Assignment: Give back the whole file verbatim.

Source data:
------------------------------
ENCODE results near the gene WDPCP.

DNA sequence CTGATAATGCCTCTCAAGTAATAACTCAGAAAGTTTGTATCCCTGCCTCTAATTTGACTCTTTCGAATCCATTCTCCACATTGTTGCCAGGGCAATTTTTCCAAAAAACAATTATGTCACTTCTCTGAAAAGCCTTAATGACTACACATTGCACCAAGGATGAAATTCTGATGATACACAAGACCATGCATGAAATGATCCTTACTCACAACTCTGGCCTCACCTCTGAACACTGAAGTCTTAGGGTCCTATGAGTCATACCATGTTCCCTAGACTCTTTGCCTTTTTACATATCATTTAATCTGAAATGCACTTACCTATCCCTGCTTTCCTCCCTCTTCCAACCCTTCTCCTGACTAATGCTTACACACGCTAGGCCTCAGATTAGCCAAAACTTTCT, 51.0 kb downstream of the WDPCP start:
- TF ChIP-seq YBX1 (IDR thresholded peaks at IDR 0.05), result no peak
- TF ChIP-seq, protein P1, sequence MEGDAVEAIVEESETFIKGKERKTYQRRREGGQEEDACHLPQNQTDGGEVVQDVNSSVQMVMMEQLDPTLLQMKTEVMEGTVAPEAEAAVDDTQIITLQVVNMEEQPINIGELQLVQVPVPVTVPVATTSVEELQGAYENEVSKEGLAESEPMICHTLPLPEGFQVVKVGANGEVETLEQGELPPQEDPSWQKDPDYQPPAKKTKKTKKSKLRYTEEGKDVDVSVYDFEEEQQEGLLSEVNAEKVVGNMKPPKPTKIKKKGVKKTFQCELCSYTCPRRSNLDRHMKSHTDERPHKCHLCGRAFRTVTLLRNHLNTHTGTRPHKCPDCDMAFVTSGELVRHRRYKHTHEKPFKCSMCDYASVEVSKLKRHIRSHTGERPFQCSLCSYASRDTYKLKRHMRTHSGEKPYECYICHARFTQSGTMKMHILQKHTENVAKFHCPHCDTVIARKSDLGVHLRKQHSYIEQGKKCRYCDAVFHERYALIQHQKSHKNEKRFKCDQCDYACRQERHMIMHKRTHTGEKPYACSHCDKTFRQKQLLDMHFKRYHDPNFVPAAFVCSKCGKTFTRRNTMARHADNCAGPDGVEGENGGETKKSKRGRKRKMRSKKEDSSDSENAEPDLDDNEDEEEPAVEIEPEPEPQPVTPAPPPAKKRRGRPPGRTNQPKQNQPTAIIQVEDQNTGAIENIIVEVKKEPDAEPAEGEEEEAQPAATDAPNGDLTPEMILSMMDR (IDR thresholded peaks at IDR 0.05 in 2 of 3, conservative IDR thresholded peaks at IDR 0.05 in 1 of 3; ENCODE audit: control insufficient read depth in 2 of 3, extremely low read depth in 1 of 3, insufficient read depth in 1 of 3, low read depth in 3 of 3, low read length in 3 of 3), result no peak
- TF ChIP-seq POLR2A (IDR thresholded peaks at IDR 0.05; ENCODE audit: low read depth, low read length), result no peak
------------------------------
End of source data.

ENCODE results near the gene WDPCP.

DNA sequence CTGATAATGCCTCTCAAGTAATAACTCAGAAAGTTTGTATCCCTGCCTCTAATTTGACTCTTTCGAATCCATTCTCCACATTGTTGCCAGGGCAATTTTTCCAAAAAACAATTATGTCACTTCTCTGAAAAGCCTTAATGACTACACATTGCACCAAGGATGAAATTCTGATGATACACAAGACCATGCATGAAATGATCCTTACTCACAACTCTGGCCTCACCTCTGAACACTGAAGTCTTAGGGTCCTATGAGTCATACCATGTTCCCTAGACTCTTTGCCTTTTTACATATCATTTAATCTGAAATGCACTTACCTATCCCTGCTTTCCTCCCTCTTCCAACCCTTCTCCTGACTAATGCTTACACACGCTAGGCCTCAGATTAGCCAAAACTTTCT, 51.0 kb downstream of the WDPCP start:
- TF ChIP-seq YBX1 (IDR thresholded peaks at IDR 0.05), result no peak
- TF ChIP-seq, protein P1, sequence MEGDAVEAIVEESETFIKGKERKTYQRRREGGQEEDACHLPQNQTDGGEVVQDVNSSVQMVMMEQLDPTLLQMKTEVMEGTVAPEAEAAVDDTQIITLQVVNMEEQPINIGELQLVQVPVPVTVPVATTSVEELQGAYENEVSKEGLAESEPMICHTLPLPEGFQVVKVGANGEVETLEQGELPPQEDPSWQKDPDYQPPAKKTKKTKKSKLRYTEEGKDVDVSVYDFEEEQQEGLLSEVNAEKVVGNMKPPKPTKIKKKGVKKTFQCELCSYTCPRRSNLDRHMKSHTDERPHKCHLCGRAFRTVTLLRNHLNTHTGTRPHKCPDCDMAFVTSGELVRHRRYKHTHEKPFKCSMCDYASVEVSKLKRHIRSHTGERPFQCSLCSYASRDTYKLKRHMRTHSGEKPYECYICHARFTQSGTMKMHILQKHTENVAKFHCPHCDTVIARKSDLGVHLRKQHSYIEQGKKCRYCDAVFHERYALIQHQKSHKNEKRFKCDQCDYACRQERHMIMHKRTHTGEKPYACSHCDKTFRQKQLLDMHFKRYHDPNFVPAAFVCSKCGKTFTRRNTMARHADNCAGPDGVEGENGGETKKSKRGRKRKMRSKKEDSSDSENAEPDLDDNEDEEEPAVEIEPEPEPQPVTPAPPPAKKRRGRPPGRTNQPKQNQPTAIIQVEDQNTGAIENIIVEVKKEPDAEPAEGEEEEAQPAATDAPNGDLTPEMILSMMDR (IDR thresholded peaks at IDR 0.05 in 2 of 3, conservative IDR thresholded peaks at IDR 0.05 in 1 of 3; ENCODE audit: control insufficient read depth in 2 of 3, extremely low read depth in 1 of 3, insufficient read depth in 1 of 3, low read depth in 3 of 3, low read length in 3 of 3), result no peak
- TF ChIP-seq POLR2A (IDR thresholded peaks at IDR 0.05; ENCODE audit: low read depth, low read length), result no peak